By Ray Fleming

THE Cadbury take-over by Kraft still rankles. There are certain companies and products that seem -- however illogically -- to epitomise a certain Britishness. In the Kraft case the loss of a company that combined a quality product with an enlightened employment policy was made worse by promises about job security from its new owner that could not be kept. The Mayor of London, Boris Johnson, knows all about the emotional appeal of the London bus, especially the old red ones that he wants to bring back in a new design. Yet Deutsche Bahn owns 20 per cent of the London bus market and the largest Parisian public transport company RATP has its eye on a slice as well.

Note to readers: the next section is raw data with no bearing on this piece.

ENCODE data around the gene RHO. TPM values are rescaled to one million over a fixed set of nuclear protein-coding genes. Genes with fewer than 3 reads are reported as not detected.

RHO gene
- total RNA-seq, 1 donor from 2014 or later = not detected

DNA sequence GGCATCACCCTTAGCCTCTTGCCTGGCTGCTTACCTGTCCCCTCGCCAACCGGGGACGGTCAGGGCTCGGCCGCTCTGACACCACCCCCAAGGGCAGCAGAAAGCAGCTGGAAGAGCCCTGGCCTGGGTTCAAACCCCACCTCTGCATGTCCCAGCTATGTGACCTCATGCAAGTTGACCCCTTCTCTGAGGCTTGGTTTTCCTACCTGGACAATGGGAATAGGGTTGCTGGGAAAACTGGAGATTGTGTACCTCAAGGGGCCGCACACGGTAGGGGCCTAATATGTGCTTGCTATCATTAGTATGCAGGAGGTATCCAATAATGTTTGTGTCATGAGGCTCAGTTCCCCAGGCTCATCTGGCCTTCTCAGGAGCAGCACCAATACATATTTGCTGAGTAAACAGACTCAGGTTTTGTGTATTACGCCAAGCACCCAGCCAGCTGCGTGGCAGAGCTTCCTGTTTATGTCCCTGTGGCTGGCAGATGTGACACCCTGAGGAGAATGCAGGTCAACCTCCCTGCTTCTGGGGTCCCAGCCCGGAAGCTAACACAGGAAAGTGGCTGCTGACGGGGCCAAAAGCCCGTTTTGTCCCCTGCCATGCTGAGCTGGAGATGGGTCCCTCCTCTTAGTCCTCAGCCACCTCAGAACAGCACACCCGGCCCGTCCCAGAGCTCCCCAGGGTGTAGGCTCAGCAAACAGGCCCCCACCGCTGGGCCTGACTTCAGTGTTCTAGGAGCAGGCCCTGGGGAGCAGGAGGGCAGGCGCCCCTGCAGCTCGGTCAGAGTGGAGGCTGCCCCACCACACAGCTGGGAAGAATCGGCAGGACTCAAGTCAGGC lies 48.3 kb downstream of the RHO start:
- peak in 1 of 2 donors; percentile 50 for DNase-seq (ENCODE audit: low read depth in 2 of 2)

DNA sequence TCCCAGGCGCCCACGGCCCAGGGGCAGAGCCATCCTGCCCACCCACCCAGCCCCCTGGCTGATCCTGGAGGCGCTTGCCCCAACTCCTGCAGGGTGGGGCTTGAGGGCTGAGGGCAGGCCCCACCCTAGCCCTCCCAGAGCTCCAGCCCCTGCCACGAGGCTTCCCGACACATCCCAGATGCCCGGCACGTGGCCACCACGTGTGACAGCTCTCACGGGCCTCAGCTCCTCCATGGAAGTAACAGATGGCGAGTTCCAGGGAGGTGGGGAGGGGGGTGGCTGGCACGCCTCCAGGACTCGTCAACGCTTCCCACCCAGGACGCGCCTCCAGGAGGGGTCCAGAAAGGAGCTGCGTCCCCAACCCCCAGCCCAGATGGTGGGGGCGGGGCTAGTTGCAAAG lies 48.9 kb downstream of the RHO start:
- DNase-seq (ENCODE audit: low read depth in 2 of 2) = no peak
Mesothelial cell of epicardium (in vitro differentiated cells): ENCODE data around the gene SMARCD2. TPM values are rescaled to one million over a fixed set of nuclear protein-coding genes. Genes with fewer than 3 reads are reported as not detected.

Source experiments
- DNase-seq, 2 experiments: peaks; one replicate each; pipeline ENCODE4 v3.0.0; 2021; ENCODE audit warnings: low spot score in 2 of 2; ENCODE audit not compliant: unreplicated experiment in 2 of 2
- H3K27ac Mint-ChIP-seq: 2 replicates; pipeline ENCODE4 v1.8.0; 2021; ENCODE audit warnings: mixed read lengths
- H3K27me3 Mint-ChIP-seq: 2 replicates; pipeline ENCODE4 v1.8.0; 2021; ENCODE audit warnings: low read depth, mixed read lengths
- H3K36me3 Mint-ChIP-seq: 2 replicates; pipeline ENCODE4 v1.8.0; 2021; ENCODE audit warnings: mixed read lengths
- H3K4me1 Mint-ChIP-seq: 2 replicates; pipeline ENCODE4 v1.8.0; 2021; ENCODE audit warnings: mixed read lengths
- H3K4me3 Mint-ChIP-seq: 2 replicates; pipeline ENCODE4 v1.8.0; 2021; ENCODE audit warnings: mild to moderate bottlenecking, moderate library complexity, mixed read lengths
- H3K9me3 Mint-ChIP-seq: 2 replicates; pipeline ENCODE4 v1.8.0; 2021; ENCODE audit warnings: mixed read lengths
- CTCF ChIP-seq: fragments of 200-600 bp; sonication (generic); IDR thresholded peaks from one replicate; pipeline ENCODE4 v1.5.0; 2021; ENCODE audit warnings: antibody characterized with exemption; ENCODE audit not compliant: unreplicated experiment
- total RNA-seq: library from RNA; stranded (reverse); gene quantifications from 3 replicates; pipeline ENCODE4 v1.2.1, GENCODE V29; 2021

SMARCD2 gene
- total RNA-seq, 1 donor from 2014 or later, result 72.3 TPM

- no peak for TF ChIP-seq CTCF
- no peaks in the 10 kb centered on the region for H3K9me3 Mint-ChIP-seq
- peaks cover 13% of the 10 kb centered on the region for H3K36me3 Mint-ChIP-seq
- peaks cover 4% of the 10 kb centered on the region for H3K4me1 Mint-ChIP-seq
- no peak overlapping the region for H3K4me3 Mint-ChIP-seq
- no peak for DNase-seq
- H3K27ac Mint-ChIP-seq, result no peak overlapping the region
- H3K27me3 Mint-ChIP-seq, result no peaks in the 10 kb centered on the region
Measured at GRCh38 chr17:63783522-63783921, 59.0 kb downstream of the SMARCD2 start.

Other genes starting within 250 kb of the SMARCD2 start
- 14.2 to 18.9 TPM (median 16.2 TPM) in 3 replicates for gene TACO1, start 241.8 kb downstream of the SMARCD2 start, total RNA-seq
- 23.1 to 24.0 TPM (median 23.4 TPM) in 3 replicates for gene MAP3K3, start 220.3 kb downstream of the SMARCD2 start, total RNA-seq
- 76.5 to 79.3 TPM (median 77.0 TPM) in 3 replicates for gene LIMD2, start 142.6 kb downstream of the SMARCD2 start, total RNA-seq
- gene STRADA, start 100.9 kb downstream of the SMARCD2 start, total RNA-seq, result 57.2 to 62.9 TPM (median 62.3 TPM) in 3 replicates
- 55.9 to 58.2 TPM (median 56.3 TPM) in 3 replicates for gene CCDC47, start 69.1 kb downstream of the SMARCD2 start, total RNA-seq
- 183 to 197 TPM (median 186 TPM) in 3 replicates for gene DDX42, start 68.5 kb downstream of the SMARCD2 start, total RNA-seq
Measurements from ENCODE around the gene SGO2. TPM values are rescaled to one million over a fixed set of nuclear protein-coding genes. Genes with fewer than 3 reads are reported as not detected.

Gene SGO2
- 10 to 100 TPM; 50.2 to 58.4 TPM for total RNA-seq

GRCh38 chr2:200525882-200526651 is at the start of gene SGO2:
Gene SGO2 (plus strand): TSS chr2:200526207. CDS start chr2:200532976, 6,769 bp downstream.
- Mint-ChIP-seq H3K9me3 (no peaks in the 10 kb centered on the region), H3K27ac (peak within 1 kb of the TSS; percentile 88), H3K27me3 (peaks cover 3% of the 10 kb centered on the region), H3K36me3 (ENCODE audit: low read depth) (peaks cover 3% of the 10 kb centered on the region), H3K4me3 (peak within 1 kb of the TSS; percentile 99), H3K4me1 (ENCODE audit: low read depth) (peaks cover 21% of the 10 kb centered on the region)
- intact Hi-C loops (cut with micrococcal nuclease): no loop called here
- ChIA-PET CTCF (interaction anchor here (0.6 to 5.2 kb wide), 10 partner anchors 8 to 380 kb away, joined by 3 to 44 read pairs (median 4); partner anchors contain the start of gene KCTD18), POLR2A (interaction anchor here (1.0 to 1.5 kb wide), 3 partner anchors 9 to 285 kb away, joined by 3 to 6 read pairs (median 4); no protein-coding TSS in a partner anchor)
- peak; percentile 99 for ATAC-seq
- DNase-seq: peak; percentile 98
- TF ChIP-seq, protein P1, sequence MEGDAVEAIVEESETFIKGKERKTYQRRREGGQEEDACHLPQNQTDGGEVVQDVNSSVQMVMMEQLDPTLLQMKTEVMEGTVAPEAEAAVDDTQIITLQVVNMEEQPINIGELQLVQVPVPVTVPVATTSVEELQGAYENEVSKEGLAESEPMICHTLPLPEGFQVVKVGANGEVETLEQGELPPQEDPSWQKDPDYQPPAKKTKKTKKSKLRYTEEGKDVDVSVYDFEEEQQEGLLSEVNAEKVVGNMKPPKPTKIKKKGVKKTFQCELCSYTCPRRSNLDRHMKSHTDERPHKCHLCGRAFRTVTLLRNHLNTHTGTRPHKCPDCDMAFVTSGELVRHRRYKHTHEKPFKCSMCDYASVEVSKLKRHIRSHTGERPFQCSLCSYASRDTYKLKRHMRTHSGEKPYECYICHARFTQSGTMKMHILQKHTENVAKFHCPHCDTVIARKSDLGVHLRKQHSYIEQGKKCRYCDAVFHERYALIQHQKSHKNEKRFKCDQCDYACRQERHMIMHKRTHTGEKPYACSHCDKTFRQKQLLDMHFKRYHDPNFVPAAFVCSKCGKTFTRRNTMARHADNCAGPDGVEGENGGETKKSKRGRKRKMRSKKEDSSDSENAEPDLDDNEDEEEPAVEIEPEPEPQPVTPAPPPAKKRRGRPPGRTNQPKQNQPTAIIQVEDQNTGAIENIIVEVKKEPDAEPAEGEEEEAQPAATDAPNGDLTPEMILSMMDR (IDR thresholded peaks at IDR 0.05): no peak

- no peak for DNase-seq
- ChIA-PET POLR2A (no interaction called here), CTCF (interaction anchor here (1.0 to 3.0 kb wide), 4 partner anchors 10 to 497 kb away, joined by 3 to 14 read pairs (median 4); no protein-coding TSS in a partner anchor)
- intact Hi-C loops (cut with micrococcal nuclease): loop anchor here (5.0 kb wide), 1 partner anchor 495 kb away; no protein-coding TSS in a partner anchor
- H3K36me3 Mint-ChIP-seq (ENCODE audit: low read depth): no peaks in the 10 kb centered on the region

Strictly speaking there is nothing that can be done to prevent such deals in a global free market. But British companies seem more vulnerable than those in many other countries. It is good news, therefore, that the Business Secretary, Vince Cable, is looking at this area to see whether any legislation is needed to give British companies a better chance of resisting foreign approaches in cases where their sale would have implications beyond purely financial considerations. Mr Cable has in front of him a highly critical report on the Kraft take-over by the relevant Select Committee of MPs. An increase in shareholder approval of a take-over to two-thirds from the present one-half is one suggestion well worth consideration.

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